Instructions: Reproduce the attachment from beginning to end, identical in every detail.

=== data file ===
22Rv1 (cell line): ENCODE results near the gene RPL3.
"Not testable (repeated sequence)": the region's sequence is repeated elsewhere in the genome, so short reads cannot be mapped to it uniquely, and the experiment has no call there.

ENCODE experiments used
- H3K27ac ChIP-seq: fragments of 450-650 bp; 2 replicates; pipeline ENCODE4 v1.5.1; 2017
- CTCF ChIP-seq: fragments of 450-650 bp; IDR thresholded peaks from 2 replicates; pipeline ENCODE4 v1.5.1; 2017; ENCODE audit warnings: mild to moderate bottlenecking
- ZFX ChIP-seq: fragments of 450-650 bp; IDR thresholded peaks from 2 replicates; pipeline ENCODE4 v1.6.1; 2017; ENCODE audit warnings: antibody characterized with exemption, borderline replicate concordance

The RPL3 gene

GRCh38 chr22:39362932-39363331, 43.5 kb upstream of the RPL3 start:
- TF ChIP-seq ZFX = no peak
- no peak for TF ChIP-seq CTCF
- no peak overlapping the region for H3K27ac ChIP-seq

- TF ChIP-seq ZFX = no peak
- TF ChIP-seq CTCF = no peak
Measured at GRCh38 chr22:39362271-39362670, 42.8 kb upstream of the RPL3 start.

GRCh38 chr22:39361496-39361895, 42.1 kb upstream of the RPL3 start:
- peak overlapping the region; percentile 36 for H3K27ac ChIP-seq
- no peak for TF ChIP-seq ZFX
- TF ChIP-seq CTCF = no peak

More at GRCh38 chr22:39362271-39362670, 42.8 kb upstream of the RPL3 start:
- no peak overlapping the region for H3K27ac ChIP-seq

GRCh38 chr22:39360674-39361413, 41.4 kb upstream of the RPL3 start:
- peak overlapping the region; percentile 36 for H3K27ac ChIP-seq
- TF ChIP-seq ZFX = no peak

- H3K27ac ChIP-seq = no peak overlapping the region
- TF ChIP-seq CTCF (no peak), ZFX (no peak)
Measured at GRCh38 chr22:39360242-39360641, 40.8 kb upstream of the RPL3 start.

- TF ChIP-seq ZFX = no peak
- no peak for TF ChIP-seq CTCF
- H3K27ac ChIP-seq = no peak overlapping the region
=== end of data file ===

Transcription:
22Rv1 (cell line): ENCODE results near the gene RPL3.
"Not testable (repeated sequence)": the region's sequence is repeated elsewhere in the genome, so short reads cannot be mapped to it uniquely, and the experiment has no call there.

ENCODE experiments used
- H3K27ac ChIP-seq: fragments of 450-650 bp; 2 replicates; pipeline ENCODE4 v1.5.1; 2017
- CTCF ChIP-seq: fragments of 450-650 bp; IDR thresholded peaks from 2 replicates; pipeline ENCODE4 v1.5.1; 2017; ENCODE audit warnings: mild to moderate bottlenecking
- ZFX ChIP-seq: fragments of 450-650 bp; IDR thresholded peaks from 2 replicates; pipeline ENCODE4 v1.6.1; 2017; ENCODE audit warnings: antibody characterized with exemption, borderline replicate concordance

The RPL3 gene

GRCh38 chr22:39362932-39363331, 43.5 kb upstream of the RPL3 start:
- TF ChIP-seq ZFX = no peak
- no peak for TF ChIP-seq CTCF
- no peak overlapping the region for H3K27ac ChIP-seq

- TF ChIP-seq ZFX = no peak
- TF ChIP-seq CTCF = no peak
Measured at GRCh38 chr22:39362271-39362670, 42.8 kb upstream of the RPL3 start.

GRCh38 chr22:39361496-39361895, 42.1 kb upstream of the RPL3 start:
- peak overlapping the region; percentile 36 for H3K27ac ChIP-seq
- no peak for TF ChIP-seq ZFX
- TF ChIP-seq CTCF = no peak

More at GRCh38 chr22:39362271-39362670, 42.8 kb upstream of the RPL3 start:
- no peak overlapping the region for H3K27ac ChIP-seq

GRCh38 chr22:39360674-39361413, 41.4 kb upstream of the RPL3 start:
- peak overlapping the region; percentile 36 for H3K27ac ChIP-seq
- TF ChIP-seq ZFX = no peak

- H3K27ac ChIP-seq = no peak overlapping the region
- TF ChIP-seq CTCF (no peak), ZFX (no peak)
Measured at GRCh38 chr22:39360242-39360641, 40.8 kb upstream of the RPL3 start.

- TF ChIP-seq ZFX = no peak
- no peak for TF ChIP-seq CTCF
- H3K27ac ChIP-seq = no peak overlapping the region